On a bitterly cold snowy night, down a darkened lane we knock loudly on the assigned but resolutely closed wooden door. After some scuffling a bearded figure appears and brusquely enquires “Are you here for the induction?” before we are hurried inside the Ministry Of Truth. After our names and motives are noted we assemble in the Party bar with encouragement to drink Victory gin. The times of the days executions are displayed for our information.
As you may have guessed, Angharad Ormond’s staging of George Orwell’s dystopian benchmark by which all other dystopian or fascist regimes fictional / real have been measured, endlessly parodied and lovingly plagiarised is an immersive experience. Normally these would fill me with dread as I am very much of the “look I paid to see you to the entertaining, not to be a prop” school but the more you go with the world created the more affecting and intense the experience. Those who sit at the front needn’t worry that they will be dragged up into Room 101 in some twisted pantomime but there are plenty of interactive devices deployed to make the audience feel the unease and horror of Airstrip One (aka UK) in Oceania.
The drudgery of life and work is present in the rhythmic choreography recalling Fritz Lang’s ‘Metropolis’ that are such stark contrast to the world of natural beauty lovers Winston and Julia escape surrounded by songs, memories and artefacts of the past. Chloe Ledger as Julia is coquettish, and teasing of the straightjacketed Winston Smith – a figure of his intense love, dreams but also hatred. These dream sequences both waking and walking help us explore Winston’s psyche. Is it perhaps the greatest tragedy that the bright, warm, honest and human Julia portrayed here is to be crushed under the boot of Big Brother’s thought police.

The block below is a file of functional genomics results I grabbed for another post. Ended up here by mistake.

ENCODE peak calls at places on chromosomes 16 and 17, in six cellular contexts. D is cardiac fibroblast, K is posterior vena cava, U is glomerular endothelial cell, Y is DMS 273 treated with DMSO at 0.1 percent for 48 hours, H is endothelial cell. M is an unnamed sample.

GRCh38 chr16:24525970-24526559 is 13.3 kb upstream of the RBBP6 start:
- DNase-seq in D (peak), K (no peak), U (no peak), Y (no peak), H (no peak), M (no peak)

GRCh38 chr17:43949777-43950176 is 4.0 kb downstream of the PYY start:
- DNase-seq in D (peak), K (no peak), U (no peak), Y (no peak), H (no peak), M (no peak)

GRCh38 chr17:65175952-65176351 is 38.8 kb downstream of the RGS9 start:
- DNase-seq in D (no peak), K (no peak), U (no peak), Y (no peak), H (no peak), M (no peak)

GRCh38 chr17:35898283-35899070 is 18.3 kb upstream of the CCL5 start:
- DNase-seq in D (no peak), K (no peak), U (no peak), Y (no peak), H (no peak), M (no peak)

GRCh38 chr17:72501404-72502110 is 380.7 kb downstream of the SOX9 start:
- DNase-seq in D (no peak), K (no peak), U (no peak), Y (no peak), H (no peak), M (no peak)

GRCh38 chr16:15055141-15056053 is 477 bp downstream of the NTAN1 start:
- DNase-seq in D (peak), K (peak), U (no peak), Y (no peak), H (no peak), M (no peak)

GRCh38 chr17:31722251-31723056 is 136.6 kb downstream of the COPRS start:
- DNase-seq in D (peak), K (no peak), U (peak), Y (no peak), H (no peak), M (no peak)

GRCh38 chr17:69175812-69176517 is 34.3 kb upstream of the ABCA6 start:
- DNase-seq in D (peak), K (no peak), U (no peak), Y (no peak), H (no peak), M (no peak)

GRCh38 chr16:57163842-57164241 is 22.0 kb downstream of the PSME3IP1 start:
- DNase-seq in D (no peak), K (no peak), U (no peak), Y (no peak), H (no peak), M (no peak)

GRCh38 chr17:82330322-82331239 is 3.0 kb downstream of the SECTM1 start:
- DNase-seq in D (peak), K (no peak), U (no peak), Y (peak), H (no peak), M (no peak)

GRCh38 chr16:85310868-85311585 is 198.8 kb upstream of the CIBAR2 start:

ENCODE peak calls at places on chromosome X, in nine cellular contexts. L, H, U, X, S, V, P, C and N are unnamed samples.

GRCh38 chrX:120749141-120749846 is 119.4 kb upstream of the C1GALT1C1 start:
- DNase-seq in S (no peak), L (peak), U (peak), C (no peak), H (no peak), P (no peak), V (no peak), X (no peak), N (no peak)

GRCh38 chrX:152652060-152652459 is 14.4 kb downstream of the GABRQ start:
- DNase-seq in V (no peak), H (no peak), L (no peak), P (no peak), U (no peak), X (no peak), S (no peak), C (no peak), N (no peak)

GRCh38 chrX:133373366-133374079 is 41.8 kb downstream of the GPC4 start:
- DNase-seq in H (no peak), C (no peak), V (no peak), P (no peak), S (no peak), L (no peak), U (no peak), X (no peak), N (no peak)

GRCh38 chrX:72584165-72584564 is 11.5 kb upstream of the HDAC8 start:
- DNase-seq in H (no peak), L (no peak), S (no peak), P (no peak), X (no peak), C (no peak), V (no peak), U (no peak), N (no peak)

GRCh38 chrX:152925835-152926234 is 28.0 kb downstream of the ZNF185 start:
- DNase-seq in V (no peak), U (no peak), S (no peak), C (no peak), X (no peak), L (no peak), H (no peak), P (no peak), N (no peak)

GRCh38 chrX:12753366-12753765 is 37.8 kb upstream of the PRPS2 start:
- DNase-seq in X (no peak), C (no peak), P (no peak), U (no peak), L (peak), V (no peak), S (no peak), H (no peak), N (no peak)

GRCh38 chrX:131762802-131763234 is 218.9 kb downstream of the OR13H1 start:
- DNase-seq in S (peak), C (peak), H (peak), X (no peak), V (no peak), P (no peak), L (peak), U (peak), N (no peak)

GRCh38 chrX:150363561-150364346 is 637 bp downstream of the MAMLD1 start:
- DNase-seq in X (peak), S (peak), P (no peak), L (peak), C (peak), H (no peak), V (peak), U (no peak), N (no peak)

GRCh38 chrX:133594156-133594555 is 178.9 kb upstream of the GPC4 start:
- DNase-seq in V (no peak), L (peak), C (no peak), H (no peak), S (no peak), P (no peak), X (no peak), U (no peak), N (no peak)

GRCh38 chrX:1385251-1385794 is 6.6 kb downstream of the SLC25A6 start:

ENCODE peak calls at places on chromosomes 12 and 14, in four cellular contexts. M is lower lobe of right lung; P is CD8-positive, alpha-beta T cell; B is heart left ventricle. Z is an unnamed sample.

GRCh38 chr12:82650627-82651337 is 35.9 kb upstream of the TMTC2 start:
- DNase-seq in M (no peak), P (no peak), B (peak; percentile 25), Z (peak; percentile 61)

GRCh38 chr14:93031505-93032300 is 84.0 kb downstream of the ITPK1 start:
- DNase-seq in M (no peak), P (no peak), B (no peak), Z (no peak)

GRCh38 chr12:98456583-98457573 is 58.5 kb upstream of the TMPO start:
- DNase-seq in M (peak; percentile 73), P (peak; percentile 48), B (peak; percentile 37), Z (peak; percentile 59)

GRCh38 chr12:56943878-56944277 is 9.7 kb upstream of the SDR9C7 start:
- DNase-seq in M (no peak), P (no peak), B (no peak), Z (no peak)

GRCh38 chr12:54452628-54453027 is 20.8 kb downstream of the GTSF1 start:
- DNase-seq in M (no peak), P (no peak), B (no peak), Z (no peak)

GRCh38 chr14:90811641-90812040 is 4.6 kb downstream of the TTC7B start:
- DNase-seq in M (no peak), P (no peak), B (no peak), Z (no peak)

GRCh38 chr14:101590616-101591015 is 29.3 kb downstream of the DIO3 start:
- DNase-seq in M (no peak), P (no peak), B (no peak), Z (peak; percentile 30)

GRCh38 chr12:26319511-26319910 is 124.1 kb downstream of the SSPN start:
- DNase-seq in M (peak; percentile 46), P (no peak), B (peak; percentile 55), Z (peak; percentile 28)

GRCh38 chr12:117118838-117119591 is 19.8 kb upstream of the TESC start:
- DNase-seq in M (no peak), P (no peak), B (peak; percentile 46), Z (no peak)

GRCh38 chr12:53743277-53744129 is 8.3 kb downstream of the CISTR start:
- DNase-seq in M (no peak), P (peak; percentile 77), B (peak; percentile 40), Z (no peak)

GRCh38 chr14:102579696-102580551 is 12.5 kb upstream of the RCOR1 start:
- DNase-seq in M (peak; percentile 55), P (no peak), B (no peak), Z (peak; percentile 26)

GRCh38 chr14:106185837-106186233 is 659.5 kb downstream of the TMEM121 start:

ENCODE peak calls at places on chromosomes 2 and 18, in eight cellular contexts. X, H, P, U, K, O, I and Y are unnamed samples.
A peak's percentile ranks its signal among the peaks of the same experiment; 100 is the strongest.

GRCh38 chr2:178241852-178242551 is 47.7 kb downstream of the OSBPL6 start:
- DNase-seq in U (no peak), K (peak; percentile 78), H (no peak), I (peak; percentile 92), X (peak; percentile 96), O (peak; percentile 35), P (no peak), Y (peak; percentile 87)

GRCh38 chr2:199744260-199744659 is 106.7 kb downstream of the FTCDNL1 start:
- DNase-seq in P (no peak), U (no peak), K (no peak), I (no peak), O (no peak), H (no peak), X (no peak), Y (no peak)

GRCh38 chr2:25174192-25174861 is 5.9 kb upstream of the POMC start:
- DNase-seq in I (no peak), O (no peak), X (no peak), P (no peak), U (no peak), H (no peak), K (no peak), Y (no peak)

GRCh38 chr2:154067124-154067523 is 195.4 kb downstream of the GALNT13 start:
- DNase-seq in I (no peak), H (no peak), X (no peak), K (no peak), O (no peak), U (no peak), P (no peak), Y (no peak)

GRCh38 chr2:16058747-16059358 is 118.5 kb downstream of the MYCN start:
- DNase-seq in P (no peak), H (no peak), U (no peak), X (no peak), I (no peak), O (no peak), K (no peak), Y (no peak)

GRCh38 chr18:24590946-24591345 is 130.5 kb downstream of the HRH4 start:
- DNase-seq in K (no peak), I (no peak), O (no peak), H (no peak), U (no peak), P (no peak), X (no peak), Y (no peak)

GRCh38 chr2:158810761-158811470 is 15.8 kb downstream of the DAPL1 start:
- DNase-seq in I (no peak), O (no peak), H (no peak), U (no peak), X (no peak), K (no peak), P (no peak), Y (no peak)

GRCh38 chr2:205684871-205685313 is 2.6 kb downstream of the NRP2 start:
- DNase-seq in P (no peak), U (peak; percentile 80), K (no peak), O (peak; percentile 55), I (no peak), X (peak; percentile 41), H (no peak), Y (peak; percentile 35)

The second half of the piece is largely set in the Ministry Of Love – a nightmareish off kilter asylum where broken people are destroyed or moulded. Martin South as O’Brien perfectly embodies the banality of evil as he lays out the truth as the Party would have it – and that control of that truth, the power of that truth in the minds of the people is all. Paul Grave’s Winston really conveys the painful struggle mentally and physically that is inflicted by the system and that he brings upon himself. The ensemble as other inmates each produce individual representations of the tortured souls and bodies which produce a most realistic environment.
The audience seemed to be fully involved with the event – willing to engage in conversation with in character cast members, taking in the atmosphere and joining in with the interactive elements (some of which I haven’t revealed so they will amuse, surprise and unnerve you as they should) perhaps more than expected but it makes for a unique experience for both. It was double double plus good.
The production really does deliver and powerful and sustained hit to the senses so you feel a real sense of relief when you leave – the bar is no longer full of fear and mistrust but smiles and human warmth of the real world. Although you are reminded, even when in the toilets – Big Brother is watching you*
*not really, this is not a Chuck Berry situation